What is Peptic ulcer?

Intestinal ulcers including peptic ulcer are sores that appear in the lining of the stomach or below the esophagus or small intestine. They are usually formed by infections caused by pylori bacteria, and they are also formed as a result of the erosion of stomach acids. Peptic ulcers are a fairly common health problem, especially in adults.

There are three types of peptic ulcers:

  • Stomach ulcers: ulcers that develop within the stomach
  • Esophageal ulcers: ulcers develop inside the esophagus
  • Duodenal ulcer: Ulcers that appear in the upper part of the small intestine are called duodenal.

Causes of peptic ulcers

Various factors can cause the lining of the stomach, esophagus and small intestine to collapse. These factors include:

  • Pylori bacteria, a type of bacteria that can cause stomach infections
  • Frequent use of aspirin, ibuprofen and other anti-inflammatory drugs (increased risks associated with this behavior in women and people over 60 years of age)
  • Stomach cancer
  • Drinking plenty of alcohol
  • Radiation therapy
  • Smoking

Symptoms of peptic ulcer

The most common symptom of peptic ulcer is burning abdominal pain that extends from the navel to the chest, which can range from mild to severe. In some cases, pain may wake you up at night. Small peptic ulcers may not cause any symptoms in the early stages.

Other common signs of peptic ulcers include:

  • Changes in appetite
  • Nausea
  • Bloody or dark stools
  • Unexplained weight loss
  • Indigestion
  • Vomiting
  • Chest pain

Gastrointestinal ulcers tests and tests

Two types of tests are available to diagnose peptic ulcers. They are called upper endoscopy and upper gastrointestinal chain (GI).

Upper endoscopy

In this procedure, your doctor inserts a long tube with a camera down your throat and into your stomach and microintestines to examine the area for ulcers. This tool also allows your doctor to remove tissue samples for examination.

Not all cases require upper endoscopy. However, this procedure is recommended for people at risk of stomach cancer. This includes people over the age of 45, as well as people with:

  • Anemia
  • Weight loss
  • Gastrointestinal bleeding
  • Difficulty swallowing

Upper GI

If you don’t have difficulty swallowing and have a low risk of stomach cancer, your doctor may recommend an upper gastrointestinal test instead. In this procedure, you will drink a thick liquid called barium. The fluid will allow your doctor to see and treat the ulcer.

Since pylori bacteria are a cause of peptic ulcers, your doctor will also conduct a test to check for this infection in your stomach.

How to treat peptic ulcers

Treatment depends on the underlying cause of ulcers. If tests show that you have a bacterial infection, your doctor will prescribe a range of medications. You’ll need to take medicationfor up to two weeks. Medications include antibiotics to help kill infections and proton pump inhibitors (PPIs) to help reduce stomach acid.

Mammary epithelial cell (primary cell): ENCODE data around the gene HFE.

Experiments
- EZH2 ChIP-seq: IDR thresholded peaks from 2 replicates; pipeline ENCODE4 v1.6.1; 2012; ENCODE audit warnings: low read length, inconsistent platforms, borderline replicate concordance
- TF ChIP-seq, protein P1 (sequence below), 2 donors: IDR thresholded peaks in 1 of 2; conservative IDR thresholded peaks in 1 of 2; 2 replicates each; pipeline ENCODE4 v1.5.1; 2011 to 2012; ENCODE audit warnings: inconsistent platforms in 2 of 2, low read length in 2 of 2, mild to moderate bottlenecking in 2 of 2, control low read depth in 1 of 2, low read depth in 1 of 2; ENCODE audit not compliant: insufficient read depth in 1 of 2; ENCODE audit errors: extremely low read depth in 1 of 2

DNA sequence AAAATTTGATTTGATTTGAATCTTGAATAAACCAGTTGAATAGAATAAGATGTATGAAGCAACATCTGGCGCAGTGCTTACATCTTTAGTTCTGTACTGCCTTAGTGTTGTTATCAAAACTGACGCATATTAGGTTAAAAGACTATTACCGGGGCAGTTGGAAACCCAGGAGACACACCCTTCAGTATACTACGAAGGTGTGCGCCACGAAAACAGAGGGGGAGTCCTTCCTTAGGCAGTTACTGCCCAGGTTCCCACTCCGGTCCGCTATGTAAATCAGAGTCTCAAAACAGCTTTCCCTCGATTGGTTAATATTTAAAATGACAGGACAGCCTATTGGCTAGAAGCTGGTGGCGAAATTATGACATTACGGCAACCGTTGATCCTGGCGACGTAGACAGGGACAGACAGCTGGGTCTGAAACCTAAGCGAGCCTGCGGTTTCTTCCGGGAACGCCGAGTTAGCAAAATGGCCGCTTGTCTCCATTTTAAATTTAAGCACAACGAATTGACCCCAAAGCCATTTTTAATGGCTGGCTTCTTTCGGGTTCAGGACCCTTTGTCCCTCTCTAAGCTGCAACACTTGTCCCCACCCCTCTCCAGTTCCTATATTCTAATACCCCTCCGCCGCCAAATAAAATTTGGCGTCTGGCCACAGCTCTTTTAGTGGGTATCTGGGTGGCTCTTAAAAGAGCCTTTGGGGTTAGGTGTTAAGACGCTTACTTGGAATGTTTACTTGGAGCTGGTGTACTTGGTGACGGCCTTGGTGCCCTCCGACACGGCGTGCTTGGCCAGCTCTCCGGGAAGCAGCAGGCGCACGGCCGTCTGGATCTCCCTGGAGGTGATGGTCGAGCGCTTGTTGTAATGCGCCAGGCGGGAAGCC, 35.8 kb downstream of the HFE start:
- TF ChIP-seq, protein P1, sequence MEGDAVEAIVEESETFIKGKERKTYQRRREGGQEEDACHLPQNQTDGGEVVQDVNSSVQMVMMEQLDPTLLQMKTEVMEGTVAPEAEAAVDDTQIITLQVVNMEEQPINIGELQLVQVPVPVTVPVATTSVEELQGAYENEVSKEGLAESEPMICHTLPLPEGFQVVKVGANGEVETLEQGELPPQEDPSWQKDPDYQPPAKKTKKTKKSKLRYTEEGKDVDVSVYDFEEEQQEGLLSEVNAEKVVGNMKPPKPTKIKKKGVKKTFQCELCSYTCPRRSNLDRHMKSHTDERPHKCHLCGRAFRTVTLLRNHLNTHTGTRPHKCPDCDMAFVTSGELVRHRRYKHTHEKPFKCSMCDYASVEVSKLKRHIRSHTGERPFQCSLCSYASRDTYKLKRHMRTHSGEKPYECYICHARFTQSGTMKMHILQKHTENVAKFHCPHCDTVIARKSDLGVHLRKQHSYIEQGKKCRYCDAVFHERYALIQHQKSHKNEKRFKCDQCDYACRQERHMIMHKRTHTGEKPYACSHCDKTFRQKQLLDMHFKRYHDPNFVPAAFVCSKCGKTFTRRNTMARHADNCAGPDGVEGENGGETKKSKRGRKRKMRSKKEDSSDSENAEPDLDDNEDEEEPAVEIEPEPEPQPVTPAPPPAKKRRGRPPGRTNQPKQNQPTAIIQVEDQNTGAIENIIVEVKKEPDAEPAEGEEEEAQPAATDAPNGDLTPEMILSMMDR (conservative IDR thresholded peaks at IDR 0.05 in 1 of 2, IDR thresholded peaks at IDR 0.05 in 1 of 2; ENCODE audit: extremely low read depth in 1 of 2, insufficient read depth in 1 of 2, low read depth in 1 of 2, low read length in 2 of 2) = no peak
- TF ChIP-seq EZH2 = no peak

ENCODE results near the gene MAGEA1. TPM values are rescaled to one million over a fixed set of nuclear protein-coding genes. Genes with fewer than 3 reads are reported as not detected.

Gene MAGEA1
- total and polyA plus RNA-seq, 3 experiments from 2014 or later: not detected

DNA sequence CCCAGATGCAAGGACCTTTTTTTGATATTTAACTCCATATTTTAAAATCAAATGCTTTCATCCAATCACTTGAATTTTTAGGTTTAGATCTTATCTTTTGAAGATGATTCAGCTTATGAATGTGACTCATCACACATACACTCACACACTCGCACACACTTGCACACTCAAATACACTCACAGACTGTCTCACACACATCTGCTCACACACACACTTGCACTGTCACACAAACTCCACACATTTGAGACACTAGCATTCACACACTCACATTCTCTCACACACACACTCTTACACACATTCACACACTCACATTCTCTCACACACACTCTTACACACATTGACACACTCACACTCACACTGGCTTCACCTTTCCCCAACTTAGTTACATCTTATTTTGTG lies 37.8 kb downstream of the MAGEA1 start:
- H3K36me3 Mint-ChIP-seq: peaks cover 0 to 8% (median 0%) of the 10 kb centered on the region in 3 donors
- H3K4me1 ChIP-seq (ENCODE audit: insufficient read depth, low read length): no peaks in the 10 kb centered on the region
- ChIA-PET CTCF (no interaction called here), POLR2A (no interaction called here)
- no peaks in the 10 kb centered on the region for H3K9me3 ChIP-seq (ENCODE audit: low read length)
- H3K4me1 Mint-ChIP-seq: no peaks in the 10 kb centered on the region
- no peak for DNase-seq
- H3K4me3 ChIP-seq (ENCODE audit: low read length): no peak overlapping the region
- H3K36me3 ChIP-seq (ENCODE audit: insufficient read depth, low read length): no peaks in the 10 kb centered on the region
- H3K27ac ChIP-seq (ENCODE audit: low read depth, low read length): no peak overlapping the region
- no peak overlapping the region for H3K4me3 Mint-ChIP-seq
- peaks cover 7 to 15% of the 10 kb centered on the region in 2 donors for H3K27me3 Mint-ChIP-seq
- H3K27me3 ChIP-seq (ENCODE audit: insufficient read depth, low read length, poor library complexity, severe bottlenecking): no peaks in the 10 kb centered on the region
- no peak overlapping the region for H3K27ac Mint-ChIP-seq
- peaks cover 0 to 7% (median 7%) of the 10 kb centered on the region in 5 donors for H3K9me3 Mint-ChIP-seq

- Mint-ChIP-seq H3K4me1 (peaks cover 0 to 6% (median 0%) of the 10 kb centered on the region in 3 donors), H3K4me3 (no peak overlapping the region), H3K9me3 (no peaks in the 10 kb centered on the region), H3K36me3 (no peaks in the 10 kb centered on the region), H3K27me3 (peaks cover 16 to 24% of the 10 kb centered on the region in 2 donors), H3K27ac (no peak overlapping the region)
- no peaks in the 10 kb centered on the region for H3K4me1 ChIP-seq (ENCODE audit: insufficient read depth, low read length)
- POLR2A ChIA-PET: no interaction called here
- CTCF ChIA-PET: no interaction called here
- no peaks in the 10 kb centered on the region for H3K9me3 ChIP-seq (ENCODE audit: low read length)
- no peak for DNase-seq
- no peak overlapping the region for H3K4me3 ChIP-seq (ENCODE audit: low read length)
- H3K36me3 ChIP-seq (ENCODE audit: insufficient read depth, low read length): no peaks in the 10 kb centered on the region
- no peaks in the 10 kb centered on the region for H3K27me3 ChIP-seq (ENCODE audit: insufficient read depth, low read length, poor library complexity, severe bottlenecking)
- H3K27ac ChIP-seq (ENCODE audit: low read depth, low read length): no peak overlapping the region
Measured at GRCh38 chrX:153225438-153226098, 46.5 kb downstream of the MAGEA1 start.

You may experience minor side effects such as diarrhea or upset stomach upset from antibiotic regimens. If these side effects cause severe discomfort or do not improve over time, talk to your doctor.

If your doctor decides that you do not have pyloric infection, they may recommend a prescription or over-the-counter proton pump inhibitors (such as Prilosec or Prevacid) for up to eight weeks to reduce stomach acid and help the ulcer heal.

Acid blockers such as famotidine can reduce stomach acid and ulcer pain. These medications are available by prescription and in lower doses as well.

Complications of peptic ulcer

Untreated ulcers can become worse over time. It can lead to other more serious health complications such as:

Hole in the lining of the stomach: A hole occurs in the lining of the stomach or small intestine and causes an infection. The sign of perforated ulcers is acute and sudden abdominal pain.

Internal bleeding: Bleeding of the ulcer can lead to significant blood loss and therefore require hospitalization. Signs of bleeding include vertigo and black stool.

Scar tissue: is a thick tissue that develops after injury. This tissue makes it difficult for food to pass through the digestive tract. Signs of scar tissue include vomiting and weight loss.

All three complications are serious and may require surgery. Seek urgent medical attention if you have the following symptoms:

  • Sudden and severe abdominal pain
  • Fainting, sweating, or confusion, these may be signs of shock
  • Blood in vomit or stool
  • Abdominal pain worsens with movement but improves with lying down completely

Prospects for peptic ulcer

With appropriate treatment, most peptic ulcers are healed. However, you may not recover if you stop taking the drug early or continue to use tobacco, alcohol and non-steroidal pain killers during treatment. Your doctor will schedule a follow-up after the initial treatment to assess your recovery.

Some ulcers are not healed by treatment, called heat-resistant ulcers. If the ulcer does not heal with the initial treatment, this may indicate:

  • Excessive production of stomach acid
  • Presence of non-spiral pylori bacteria in the stomach
  • Another disease, such as stomach cancer or Crohn’s disease

Your doctor may offer a different method of treatment or perform additional tests to rule out stomach cancer and other gastrointestinal diseases.